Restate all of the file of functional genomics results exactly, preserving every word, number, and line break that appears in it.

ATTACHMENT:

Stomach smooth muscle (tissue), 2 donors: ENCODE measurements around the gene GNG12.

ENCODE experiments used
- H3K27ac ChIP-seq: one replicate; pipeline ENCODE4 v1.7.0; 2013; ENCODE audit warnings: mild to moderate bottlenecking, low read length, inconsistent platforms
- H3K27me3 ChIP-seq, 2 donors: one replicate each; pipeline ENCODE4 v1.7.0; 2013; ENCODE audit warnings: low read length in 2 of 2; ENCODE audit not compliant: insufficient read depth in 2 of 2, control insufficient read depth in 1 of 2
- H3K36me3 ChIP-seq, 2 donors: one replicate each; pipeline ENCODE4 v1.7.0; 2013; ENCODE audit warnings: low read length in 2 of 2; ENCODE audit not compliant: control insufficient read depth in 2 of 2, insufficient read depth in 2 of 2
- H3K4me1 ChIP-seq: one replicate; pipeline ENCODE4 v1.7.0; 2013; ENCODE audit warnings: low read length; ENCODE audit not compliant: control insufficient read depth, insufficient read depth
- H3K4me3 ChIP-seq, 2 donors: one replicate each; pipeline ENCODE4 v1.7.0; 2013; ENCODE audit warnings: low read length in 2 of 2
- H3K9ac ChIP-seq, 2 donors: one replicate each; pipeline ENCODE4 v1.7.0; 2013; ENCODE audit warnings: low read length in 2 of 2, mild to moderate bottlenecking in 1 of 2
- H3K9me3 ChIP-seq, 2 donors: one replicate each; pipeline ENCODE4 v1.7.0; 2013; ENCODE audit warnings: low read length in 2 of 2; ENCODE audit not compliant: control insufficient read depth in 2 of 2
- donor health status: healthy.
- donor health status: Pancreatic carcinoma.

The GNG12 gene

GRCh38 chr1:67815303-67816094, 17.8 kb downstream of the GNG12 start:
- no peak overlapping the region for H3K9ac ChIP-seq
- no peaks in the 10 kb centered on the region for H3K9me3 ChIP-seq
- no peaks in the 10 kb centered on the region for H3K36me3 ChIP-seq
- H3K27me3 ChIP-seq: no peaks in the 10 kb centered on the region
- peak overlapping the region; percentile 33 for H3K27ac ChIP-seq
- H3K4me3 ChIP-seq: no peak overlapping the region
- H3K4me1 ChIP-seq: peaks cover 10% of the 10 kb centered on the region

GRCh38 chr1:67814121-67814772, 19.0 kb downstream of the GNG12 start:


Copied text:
Stomach smooth muscle (tissue), 2 donors: ENCODE measurements around the gene GNG12.

ENCODE experiments used
- H3K27ac ChIP-seq: one replicate; pipeline ENCODE4 v1.7.0; 2013; ENCODE audit warnings: mild to moderate bottlenecking, low read length, inconsistent platforms
- H3K27me3 ChIP-seq, 2 donors: one replicate each; pipeline ENCODE4 v1.7.0; 2013; ENCODE audit warnings: low read length in 2 of 2; ENCODE audit not compliant: insufficient read depth in 2 of 2, control insufficient read depth in 1 of 2
- H3K36me3 ChIP-seq, 2 donors: one replicate each; pipeline ENCODE4 v1.7.0; 2013; ENCODE audit warnings: low read length in 2 of 2; ENCODE audit not compliant: control insufficient read depth in 2 of 2, insufficient read depth in 2 of 2
- H3K4me1 ChIP-seq: one replicate; pipeline ENCODE4 v1.7.0; 2013; ENCODE audit warnings: low read length; ENCODE audit not compliant: control insufficient read depth, insufficient read depth
- H3K4me3 ChIP-seq, 2 donors: one replicate each; pipeline ENCODE4 v1.7.0; 2013; ENCODE audit warnings: low read length in 2 of 2
- H3K9ac ChIP-seq, 2 donors: one replicate each; pipeline ENCODE4 v1.7.0; 2013; ENCODE audit warnings: low read length in 2 of 2, mild to moderate bottlenecking in 1 of 2
- H3K9me3 ChIP-seq, 2 donors: one replicate each; pipeline ENCODE4 v1.7.0; 2013; ENCODE audit warnings: low read length in 2 of 2; ENCODE audit not compliant: control insufficient read depth in 2 of 2
- donor health status: healthy.
- donor health status: Pancreatic carcinoma.

The GNG12 gene

GRCh38 chr1:67815303-67816094, 17.8 kb downstream of the GNG12 start:
- no peak overlapping the region for H3K9ac ChIP-seq
- no peaks in the 10 kb centered on the region for H3K9me3 ChIP-seq
- no peaks in the 10 kb centered on the region for H3K36me3 ChIP-seq
- H3K27me3 ChIP-seq: no peaks in the 10 kb centered on the region
- peak overlapping the region; percentile 33 for H3K27ac ChIP-seq
- H3K4me3 ChIP-seq: no peak overlapping the region
- H3K4me1 ChIP-seq: peaks cover 10% of the 10 kb centered on the region

GRCh38 chr1:67814121-67814772, 19.0 kb downstream of the GNG12 start: